Setting the stage for Bring Down The Walls this first week we look at the origins of the prison industrial complex, inviting global, historical and personal perspectives that question how and why our current culture of systemic control and punishment exists. Conversations will introduce the framework for an abolitionist perspective, as well as explore the intrinsic links between the current prison industrial complex and America's history of racial exploitation, economic discrimination, and other oppressive cultural practices.

Participants include Baz Dreisinger, author of Incarceration Nations, a global investigation of prison conditions; The Rikers Island Debate Project, dedicated to teaching people at Rikers Island the skills of competitive debate; professor and ethnographer Reuben Miller, who follows recently released individuals on their journeys back home, and many more.

10PM - 6AM | Nightclub: Soul Summit
Bring Down The Walls nightclub opens with The Soul Summit Music DJs. Soul Summit Music is a New York institution, known for "throwing one of the best house music jams in the city, with their free summer dance parties in Fort Greene Park. The Soul Summit Music Festival combines dance, food, and family, and has developed a loyal following over the years, making it one of the most anticipated events of the summer. The festival highlights artists from various backgrounds including DJs, dancers, filmmakers and photographers. Soul Summit Music will bring their high-energy soulful house experience to this rare indoor occasion.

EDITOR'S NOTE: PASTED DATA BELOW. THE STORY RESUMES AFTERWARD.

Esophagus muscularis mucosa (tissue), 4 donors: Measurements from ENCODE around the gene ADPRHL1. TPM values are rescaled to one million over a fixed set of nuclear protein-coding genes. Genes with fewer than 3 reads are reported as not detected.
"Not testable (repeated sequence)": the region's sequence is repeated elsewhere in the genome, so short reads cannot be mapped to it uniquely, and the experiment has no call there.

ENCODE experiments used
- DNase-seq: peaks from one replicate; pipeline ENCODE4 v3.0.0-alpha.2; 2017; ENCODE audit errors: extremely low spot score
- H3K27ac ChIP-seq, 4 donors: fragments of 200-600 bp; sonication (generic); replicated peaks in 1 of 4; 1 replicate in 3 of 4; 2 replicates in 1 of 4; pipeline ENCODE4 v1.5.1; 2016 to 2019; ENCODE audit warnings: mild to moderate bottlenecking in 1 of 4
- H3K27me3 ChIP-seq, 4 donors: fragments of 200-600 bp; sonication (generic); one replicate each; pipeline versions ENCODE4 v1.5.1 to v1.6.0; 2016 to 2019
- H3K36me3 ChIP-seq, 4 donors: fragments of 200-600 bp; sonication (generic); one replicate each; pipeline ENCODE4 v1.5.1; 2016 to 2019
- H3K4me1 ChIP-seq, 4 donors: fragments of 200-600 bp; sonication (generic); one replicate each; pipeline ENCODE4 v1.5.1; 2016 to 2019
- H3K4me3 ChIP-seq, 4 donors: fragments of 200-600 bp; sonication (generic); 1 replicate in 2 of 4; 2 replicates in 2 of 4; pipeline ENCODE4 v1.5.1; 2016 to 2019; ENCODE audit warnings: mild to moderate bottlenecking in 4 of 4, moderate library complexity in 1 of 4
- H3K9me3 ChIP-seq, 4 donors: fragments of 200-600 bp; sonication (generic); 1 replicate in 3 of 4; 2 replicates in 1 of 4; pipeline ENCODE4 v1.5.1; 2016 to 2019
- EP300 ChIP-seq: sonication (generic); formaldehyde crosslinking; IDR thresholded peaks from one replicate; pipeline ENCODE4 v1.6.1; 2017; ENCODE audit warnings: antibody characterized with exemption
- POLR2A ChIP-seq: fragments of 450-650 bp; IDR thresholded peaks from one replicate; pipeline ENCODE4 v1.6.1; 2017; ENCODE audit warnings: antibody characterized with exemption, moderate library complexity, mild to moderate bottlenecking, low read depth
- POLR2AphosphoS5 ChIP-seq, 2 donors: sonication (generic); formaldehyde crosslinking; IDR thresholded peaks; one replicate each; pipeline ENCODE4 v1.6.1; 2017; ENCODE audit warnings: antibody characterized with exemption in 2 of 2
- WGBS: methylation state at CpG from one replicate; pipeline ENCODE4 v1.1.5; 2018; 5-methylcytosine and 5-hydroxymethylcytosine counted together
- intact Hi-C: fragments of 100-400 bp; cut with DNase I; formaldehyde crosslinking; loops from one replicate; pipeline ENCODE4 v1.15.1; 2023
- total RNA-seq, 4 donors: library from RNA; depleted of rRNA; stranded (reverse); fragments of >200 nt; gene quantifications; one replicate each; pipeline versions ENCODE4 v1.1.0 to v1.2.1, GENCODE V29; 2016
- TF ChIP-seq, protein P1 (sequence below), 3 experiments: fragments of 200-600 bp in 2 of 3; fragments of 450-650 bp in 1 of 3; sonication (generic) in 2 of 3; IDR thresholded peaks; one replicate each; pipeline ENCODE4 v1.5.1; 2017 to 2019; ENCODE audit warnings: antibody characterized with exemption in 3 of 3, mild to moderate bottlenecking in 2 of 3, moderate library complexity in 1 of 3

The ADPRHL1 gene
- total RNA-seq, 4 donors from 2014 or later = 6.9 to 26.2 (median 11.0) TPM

Week 2 | Saturday, May 12
2-9PM | School for Radical Thought: The Carceral Continuum

The second Saturday of Bring Down The Walls examines the expansion of punitive and carceral practices and the ways they have been codified to extend beyond prison walls, including immigration policy, surveillance, drug laws, and bail requirements. We introduce some of the campaigns and organizations focused on dismantling these practices.

Participants include Derrick Cain of the Brooklyn Bail Fund, an organization that pays bail for New Yorkers who can’t afford it; Abou Farman of the New School Sanctuary Coalition, a collective of undocumented and international students, allied students, faculty and staff; and House Lives Matter, an education forum focused on the House Ballroom Community and intersectional issues that impact it.

10PM - 6AM | Nightclub: House of Vogue (+ MikeQ)
House of Vogue is a monthly ball in Brooklyn dedicated to underground ballroom culture and the vogue-house communities of New York City, hosted by one of the leading figures of the scene, DJ and producer MikeQ. The second Saturday of Bring Down The Walls is a House of Vogue takeover, featuring a ballroom competition with cash prizes, MCs, special guest performances, plus music courtesy of MikeQ and members of his label, Qween Beat Records.

Week 3 | Saturday, May 19
2-9PM | School for Radical Thought: Social Violence

Week 3 at Bring Down The Walls considers the radial impact of social violence and how vulnerable communities are impacted by the justice system. We will unpack the ways in which the effects of the prison industrial complex extends into our everyday lives, and particularly brings pervasive harm to women, people of color, the LGBTQ+ community, and people living with mental health challenges.